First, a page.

The company fears being shut out of smartphone handsets, first by Apple and now Google.
That’s one of the benefits of making your own hardware and software.
Unfortunately for Google (GOOG), who doesn’t make hardware and also wants to supplant Skyhook’s services with its own, dropping Skyhook is more complex and litigious. Google has told its carrier partners (Motorola and company X — likely Samsung) that they would have to drop Skyhook to keep using Android, according to documents Skyhook filed in court.
Motorola (MOT) capitulated and went with Google’s location system which it’ll likely argue, just like Apple, is an integral part of their OS experience (unlike search which Google let Verizon (VZ) extract?).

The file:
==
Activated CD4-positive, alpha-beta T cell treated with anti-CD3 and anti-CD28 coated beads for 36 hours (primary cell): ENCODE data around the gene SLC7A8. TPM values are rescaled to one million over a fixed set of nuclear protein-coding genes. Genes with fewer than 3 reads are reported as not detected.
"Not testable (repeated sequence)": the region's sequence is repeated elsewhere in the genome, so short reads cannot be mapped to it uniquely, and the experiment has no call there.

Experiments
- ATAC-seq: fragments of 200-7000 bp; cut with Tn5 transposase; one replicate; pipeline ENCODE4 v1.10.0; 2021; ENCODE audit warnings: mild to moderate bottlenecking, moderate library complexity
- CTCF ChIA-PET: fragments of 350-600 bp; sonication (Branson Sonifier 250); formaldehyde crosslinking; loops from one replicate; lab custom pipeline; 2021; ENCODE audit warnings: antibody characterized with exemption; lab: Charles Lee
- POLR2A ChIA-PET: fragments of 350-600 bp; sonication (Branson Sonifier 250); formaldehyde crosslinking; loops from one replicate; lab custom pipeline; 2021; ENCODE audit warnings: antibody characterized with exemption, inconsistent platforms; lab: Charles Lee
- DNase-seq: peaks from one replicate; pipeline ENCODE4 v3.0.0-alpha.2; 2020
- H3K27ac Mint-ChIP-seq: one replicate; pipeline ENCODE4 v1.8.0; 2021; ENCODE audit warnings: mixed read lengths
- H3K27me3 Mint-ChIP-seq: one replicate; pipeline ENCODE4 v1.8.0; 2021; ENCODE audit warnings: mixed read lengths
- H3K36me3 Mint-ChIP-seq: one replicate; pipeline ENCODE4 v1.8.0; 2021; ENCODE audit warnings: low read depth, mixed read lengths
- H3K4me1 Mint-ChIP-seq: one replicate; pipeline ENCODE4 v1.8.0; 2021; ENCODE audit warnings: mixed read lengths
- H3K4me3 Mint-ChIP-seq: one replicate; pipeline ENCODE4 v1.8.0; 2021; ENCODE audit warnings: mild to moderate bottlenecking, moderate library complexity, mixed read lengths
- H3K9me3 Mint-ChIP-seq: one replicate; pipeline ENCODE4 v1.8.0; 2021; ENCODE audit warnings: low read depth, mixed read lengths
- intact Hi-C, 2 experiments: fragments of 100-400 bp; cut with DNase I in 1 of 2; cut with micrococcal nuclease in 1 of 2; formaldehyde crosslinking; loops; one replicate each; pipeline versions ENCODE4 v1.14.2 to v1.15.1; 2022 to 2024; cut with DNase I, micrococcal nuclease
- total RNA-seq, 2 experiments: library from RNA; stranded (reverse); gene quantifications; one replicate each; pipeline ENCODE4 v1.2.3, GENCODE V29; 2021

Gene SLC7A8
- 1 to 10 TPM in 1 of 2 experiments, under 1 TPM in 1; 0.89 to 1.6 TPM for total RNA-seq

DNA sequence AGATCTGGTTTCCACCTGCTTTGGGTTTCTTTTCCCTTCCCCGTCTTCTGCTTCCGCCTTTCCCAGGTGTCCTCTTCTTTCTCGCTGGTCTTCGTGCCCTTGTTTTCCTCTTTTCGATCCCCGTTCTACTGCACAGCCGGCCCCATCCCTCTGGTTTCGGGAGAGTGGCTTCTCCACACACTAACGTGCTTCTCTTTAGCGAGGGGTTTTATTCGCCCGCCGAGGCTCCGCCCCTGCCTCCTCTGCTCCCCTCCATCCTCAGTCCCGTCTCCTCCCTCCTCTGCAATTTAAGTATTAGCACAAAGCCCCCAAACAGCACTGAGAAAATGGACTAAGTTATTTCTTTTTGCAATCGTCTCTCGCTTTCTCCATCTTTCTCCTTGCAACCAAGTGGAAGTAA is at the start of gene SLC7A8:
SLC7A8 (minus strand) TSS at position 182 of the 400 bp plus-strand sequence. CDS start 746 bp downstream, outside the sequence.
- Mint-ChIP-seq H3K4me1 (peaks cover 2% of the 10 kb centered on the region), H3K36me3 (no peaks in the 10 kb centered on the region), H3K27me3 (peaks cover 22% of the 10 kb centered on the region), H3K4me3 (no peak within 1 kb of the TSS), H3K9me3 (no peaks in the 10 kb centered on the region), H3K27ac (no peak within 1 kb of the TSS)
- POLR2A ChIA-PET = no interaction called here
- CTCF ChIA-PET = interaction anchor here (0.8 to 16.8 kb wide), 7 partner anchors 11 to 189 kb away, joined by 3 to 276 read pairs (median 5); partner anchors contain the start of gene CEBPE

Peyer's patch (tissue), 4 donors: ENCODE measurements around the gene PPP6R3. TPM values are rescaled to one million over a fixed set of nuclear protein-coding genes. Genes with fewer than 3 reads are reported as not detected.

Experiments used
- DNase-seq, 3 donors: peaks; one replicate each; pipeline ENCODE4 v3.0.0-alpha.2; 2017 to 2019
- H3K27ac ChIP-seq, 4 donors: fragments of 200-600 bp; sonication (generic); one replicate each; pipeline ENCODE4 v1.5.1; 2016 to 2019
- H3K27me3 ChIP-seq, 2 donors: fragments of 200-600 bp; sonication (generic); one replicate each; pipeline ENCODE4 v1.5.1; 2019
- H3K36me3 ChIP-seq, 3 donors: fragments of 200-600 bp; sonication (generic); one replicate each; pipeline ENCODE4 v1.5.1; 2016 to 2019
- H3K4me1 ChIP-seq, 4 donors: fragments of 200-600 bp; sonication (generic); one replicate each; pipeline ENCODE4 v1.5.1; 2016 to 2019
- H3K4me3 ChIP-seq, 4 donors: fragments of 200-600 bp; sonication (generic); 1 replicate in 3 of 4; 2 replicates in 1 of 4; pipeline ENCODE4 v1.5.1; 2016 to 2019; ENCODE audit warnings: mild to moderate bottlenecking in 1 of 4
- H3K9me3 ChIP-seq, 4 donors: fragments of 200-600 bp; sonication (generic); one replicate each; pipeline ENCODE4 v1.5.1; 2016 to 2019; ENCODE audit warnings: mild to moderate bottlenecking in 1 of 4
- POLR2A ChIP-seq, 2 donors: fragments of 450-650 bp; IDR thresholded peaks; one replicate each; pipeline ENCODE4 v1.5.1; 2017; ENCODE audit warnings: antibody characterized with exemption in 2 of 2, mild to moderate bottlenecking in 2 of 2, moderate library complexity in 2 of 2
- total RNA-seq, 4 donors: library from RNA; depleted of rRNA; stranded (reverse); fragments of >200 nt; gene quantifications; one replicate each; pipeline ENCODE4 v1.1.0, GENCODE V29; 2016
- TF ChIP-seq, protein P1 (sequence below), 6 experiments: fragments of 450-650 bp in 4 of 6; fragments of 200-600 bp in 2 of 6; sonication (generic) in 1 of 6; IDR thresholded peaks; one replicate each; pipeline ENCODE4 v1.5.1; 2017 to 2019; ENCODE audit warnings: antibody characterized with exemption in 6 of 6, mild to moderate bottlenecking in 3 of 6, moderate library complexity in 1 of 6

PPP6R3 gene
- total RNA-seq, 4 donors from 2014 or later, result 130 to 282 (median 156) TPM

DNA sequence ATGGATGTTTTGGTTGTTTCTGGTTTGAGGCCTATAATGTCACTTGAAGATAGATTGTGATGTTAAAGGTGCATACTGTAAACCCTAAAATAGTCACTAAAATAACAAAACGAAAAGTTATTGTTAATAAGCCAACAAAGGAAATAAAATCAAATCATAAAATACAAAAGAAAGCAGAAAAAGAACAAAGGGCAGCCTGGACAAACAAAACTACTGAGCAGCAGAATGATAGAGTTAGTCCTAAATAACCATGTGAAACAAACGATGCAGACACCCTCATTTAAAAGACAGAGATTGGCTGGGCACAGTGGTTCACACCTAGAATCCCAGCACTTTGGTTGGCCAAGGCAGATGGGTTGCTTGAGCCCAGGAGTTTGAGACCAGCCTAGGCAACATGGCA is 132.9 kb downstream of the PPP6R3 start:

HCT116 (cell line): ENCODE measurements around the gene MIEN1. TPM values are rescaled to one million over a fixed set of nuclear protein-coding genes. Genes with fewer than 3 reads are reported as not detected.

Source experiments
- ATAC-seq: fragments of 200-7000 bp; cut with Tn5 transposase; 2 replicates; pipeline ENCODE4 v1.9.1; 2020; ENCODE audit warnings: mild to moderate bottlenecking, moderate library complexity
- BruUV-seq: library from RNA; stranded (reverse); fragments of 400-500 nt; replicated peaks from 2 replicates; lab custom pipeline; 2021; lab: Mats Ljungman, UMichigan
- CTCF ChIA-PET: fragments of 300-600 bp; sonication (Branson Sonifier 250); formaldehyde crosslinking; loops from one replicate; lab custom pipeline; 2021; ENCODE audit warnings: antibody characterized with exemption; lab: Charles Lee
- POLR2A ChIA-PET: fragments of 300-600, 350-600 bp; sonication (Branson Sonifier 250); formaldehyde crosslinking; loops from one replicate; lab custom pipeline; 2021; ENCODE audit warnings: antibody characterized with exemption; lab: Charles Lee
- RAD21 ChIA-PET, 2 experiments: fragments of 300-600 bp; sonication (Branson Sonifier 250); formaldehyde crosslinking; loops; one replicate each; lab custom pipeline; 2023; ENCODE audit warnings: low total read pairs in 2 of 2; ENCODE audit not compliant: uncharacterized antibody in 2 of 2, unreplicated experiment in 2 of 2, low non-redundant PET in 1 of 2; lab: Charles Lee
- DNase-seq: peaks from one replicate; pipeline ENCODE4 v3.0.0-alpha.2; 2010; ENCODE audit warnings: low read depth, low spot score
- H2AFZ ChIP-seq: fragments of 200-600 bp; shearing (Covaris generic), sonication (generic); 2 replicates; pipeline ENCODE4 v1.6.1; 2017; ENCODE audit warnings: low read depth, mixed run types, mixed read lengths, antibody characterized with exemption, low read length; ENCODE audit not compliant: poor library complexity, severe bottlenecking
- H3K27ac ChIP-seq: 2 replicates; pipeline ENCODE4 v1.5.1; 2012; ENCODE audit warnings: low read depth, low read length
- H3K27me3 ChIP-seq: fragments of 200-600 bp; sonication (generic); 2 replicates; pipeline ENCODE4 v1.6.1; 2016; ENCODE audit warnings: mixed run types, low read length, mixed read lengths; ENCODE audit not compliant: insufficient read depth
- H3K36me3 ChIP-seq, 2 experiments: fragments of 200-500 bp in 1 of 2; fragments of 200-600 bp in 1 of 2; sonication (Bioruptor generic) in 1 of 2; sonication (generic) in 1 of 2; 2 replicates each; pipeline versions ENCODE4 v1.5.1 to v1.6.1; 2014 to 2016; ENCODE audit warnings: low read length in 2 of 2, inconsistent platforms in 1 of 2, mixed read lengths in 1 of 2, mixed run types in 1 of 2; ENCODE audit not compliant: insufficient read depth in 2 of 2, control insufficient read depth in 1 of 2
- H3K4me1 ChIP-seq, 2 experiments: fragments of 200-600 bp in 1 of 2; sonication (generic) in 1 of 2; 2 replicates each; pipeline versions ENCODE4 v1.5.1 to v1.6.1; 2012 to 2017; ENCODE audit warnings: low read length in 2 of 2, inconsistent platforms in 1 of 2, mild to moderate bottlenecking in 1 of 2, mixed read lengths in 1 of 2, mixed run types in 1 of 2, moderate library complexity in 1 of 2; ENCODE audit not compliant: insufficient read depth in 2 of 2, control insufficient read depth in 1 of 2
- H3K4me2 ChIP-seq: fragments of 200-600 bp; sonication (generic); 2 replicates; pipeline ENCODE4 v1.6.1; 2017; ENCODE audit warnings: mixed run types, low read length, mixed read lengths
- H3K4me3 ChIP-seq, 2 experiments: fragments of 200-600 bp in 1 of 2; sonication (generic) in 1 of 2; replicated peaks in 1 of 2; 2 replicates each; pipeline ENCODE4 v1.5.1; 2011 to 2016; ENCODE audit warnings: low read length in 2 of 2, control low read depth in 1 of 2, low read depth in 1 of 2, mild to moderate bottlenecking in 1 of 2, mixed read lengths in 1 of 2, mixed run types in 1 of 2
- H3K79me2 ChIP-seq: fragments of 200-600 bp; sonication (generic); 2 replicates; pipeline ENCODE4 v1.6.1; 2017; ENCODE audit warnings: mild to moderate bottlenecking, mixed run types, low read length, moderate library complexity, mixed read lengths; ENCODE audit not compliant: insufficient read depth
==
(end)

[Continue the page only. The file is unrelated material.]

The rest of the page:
Obviously, Skyhook isn’t pleased with getting dumped and is taking Google to court with damages listed in the tens of millions of dollars. According to Skyhook, it tried to work out a deal with Google but couldn’t come to a solution. Skyhook is also suing for four patent violations.
Skyhook signed a big deal with Samsung in July but that’s likely in jeopardy as well, as Google is moving its Android partners to use its own services, at least in Android phones.